Sunshine signing off for today!



32 thoughts on “Let’s eat cake

  1. Wow, what an amazing place! Makes me hungry, Sunshine.

    By the way–she may not bet it, but Sara has been short-listed for a job that would base us in London. If it happens, could I email you a few questions about relocating there and the ins-and-outs about housing?

    In the meantime, Merry Christmas!


    1. How exciting, Kathy! Then you can visit Maison Bertaux and enjoy the treats for yourself! Yes, please feel free to email me any questions … and please keep me posted. Merry Christmas to you and your Sara too xx

  2. Sounds like a MOST wonderful find indeed. One almost wishes the walls could talk but then there appears to be SO much to look at there that it all tells a story on it’s own. Thanks for sharing this with us x

    1. It was, for sure. I think I sat open-mouthed most of the time we were there … too fascinating for words! And obviously there’s a reason it still exists as it always did, and the tasty treats are just a part of it. Loved it so much.

  3. Love this, Sunshine…I do love my baked goods, as you know…this is going on the list of must-visit places if we make it to London!

    Hope you and Mr. S. have a wonderful holiday!


  4. How fun! Oh how I would love to visit that shop and so many other places you have mentioned. I love the yellow wainscoting in the background. I wouldn’t get much eating done with all the looking to do. Have a blessed Christmas, Jeanne

    1. I felt the same way, Jeanne! I was so fascinated by everything – just loved it all! Your list of London places is growing!
      Blessed Christmas to you and your lovely family too, Jeanne xx

  5. Hello Sunshine! Loved this article – felt like I was inside the shop having a good look around! Wishing you a fabulous Christmas and 2012!

  6. –I’d definintely pay more to have coffee & mince pies in this little gem of a place.

    Lovely. Such character. Such history. Only if walls could talk… X

    Perhaps even Dickens had a spot of tea in there!

  7. Oh, Miss Sunshine, you’re singing my song! I LOVED everything about this post! The pictures were fabulous (although I wish there were some close ups of the baked goodies) and your always perfect descriptions made me feel as if I were there with you. I was enjoying my morning coffee as I was reading this and I wanted to reach in an grab a pastry to go with it.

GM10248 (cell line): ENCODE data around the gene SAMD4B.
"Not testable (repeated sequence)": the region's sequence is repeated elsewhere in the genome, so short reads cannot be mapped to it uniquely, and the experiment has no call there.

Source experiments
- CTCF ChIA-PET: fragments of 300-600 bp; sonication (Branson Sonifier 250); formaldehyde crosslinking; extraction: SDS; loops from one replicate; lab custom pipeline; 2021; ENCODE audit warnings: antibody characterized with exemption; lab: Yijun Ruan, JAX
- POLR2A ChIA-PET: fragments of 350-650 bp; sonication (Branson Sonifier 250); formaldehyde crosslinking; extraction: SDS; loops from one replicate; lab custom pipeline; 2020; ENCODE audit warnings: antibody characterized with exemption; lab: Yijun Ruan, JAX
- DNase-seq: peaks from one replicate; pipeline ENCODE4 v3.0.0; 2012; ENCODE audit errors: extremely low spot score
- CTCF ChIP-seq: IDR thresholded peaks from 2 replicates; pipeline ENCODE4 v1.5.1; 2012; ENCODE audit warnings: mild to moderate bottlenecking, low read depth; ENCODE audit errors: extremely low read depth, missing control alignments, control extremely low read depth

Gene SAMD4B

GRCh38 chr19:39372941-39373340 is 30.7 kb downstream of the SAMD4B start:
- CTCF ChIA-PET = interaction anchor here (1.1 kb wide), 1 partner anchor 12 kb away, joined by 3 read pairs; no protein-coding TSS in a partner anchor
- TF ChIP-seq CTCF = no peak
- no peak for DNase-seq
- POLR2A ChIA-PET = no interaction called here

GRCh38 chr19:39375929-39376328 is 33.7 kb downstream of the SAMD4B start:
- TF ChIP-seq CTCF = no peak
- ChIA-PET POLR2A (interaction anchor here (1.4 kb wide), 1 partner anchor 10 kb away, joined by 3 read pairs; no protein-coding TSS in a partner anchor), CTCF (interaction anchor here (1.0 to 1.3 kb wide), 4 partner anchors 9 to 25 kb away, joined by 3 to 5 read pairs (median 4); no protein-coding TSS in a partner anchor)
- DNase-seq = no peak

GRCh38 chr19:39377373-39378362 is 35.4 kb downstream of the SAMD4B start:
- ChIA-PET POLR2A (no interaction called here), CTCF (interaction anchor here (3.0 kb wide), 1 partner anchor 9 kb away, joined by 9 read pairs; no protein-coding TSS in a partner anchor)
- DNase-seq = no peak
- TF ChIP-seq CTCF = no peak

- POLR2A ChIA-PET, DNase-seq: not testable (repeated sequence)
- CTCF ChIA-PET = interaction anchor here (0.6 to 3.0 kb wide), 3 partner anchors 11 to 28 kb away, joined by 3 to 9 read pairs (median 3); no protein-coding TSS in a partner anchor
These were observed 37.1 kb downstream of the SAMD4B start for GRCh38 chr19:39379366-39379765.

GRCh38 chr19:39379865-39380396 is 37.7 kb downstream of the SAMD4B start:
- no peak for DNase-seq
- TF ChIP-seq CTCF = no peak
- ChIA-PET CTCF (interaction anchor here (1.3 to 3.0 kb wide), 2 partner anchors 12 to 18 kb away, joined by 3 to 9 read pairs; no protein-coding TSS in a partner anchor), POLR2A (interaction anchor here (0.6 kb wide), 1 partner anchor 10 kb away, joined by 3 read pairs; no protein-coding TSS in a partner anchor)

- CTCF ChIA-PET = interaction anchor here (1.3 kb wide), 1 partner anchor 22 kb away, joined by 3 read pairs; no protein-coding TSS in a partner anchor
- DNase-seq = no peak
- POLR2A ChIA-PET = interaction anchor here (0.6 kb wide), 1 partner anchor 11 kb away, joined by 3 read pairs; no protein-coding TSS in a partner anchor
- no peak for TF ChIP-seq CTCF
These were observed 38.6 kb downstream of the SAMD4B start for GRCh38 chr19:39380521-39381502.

Have a lovely holiday! We are headed to the coast for our Christmas in a Yurt adventure!

    XO, Patty

    1. Yes, I realised it would have been good to have had some close-ups of the baked goodies – next time! Glad you enjoyed the visit, Patti. Have a wonderful Christmas adventure – it sounds amazing xx

  8. Mmmm, what a delicious experience! Thanks for sharing it with us. That’s just the kind of place where a writer (or anyone, for that matter) could spend an entire day!

  9. WOW this sounds right up my alley!! 🙂 so beautifully written as always; you’ve really made me want to pay a visit to this place! Not only for the cakes + decor but the chance to spy on Noel Fielding… 😀 xxx

    1. Thanks, lovely Andie! And we thought about how much you would have loved it, when we were there – you would have loved the cupcakes especially! And of course you would love to see Noel Fielding – me too! xx

  10. This looks gorgeous! 🙂 I have an award winning tearoom/café that has a traditional English theme at a coastal area about 8 miles from where I live, it has French doors for the front door, and a table positioned looking out those doors towards the sea! I don’t get to go there very often, and they are only open in the summer months. Everyone who works in there is happy, and everything you eat or drink in there is like something from some heavenly realms, absolute perfection, even a slice of toast tastes like toast you’ve never tasted before!

    The Maison Bertaux looks so cosy, I think I could quite happily live in a place like that! Thank you for sharing this information, and if I visit London some time soon, I will make an effort to find it and have some cake!!
    Suzy 🙂

    1. Hi Suzy – your tearoom sounds wonderful. And do visit Maison Bertaux and try their fabulous cakes when you come to London – it’s so worth it! Thanks for visiting my blog.